APPEAL FROM THE CIRCUIT COURT OF THE SECOND CIRCUIT (S.P.P. NO. 11-1-0003(4))
NOT FOR PUBLICATION IN WEST'S HAWAII REPORTS AND PACIFIC REPORTER
SUMMARY DISPOSITION ORDER
(By: Foley, Presiding J., Reifurth and Ginoza, JJ.)
Petitioner-Appellant Rodney I. Fukumoto (Fukumoto) appeals from the "Findings of Facts, Conclusions of Law, Order Dismissing Petition for Post-Conviction Relief (Rule 40 HRPP) To Vacate, Set Aside or Correct Judgment Or To Release Petitioner from Custody and Order" entered October 6, 2011 in the Circuit Court of the Second Circuit *fn1 (circuit court).
Fukumoto is an inmate serving a sentence of life imprisonment with the possibility of parole for attempted murder in the second degree in violation of Hawaii Revised Statutes (HRS) 705-500 (1993) and 707-701.5 (1993). Fukumoto previously served a term of five years imprisonment for a charge of unauthorized control of a propelled vehicle (UCPV), a class C felony in violation of HRS § 708-836 (1993). The maximum term of the sentence imposed in his UCPV case has expired. Fukumoto contends the circuit court erred when it denied him relief on his claims the Hawaii Paroling Authority (HPA) improperly set minimum terms of imprisonment for attempted murder and UCPV. The minimum terms set by the HPA in both cases have expired. Fukumoto served his maximum term of imprisonment in the UCPV case, was released on parole in his attempted murder case, violated that parole, and had his parole revoked. Fukumoto is now serving the remainder of his maximum term of life imprisonment in the attempted murder case. This term is not based on the minimum term set by the HPA, but is based on the HPA's setting of his recommitment term after his revocation pursuant to HRS § 706-670(8).
Upon careful review of the record and the briefs submitted by the parties and having given due consideration to the arguments advanced and the issues raised by the parties, as well as the relevant statutory and case law, we conclude Fukumoto's appeal is without merit.
Because the minimum terms set for both of Fukumoto's sentences had expired, the circuit court correctly held that the issues raised by Fukumoto were in fact moot.
The Hawaii Supreme Court has ruled that [t]he duty of this court, as of every other judicial tribunal, is to decide actual controversies by a judgment which can be carried into effect, and not to give opinions upon moot questions or abstract propositions, or to declare principles or rules of law which cannot affect the matter in issue in the case before it.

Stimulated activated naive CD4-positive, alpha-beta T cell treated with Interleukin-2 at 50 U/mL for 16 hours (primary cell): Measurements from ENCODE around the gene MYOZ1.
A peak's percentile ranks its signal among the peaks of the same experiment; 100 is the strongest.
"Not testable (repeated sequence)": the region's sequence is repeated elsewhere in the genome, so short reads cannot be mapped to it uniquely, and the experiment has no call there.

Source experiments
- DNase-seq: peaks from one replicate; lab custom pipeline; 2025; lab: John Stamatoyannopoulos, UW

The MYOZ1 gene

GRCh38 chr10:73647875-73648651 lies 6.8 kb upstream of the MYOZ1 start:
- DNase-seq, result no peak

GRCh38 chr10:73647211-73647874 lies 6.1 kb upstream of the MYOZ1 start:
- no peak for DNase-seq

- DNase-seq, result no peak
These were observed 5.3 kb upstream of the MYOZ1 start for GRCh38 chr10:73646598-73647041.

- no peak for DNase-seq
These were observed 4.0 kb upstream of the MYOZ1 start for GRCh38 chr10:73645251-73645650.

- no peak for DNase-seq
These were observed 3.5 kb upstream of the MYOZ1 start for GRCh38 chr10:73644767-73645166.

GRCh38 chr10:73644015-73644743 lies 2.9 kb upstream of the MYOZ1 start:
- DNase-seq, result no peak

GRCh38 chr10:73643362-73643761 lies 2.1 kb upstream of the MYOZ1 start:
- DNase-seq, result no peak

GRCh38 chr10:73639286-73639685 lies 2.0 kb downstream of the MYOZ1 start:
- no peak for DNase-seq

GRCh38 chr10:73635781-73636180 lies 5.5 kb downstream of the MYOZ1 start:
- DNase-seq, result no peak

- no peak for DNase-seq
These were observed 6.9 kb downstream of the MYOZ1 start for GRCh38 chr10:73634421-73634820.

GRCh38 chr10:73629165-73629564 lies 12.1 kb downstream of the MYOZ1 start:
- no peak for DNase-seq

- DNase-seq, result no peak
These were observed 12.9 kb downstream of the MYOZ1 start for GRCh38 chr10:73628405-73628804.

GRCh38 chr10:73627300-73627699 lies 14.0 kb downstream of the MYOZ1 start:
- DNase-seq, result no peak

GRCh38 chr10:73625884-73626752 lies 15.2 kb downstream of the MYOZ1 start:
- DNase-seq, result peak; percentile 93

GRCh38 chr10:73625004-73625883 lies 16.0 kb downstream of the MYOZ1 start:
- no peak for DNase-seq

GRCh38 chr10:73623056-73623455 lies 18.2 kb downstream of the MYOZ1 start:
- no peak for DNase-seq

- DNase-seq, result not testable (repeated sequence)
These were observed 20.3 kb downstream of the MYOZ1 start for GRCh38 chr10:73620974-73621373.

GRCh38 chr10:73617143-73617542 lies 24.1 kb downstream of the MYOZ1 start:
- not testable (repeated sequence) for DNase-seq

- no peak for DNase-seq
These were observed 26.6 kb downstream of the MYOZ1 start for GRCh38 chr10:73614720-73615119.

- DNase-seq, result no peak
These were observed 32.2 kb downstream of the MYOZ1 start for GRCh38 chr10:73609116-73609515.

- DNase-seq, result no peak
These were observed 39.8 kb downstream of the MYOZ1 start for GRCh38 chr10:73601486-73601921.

Courts will not consume time deciding abstract propositions of law or moot cases, and have no jurisdiction to do so.
Lathrop v. Sakatani, 111 Hawaii 307, 312, 141 P.3d 480, 485 (2006) (quoting Wong v. Bd. of Regents. Univ. of Hawaii, 62 Haw. 391, 394-395, 616 P.2d 201, 204 (1980)).
Additionally, the circuit court ruled that no hearing was required to address Fukumoto's claims of ineffective assistance of counsel. The circuit court found "the assistance provided by [Fukumoto's] attorney, when 'viewed as a whole,' was 'within the range of competence demanded' of an attorney in this type of criminal case." See Dan v. State, 76 Hawaii 423, 427, 879 P.2d 528, 532 (1994) (citations omitted). The circuit court went on to point out that even if Fukumoto's allegations were taken as true, they would not entitle him to a post-conviction hearing. See State v. Allen, 7 Haw. App 89, 92, 744 P.2d, 789, 792 (1987). The court found Fukumoto failed to show "that such errors or omissions resulted in either the withdrawal or substantial impairment of a potentially meritorious defense," and noted Fukumoto's "request for a new minimum term hearing is moot. There is no benefit that could be gained by such a hearing, nor does any effective remedy exist."
IT IS HEREBY ORDERED that the "Findings of Facts,
Conclusions of Law, Order Dismissing Petition for Post-Conviction Relief (Rule 40 HRPP) To Vacate, Set Aside or Correct Judgment Or To Release Petitioner from Custody and Order" entered October 6, 2011 in ...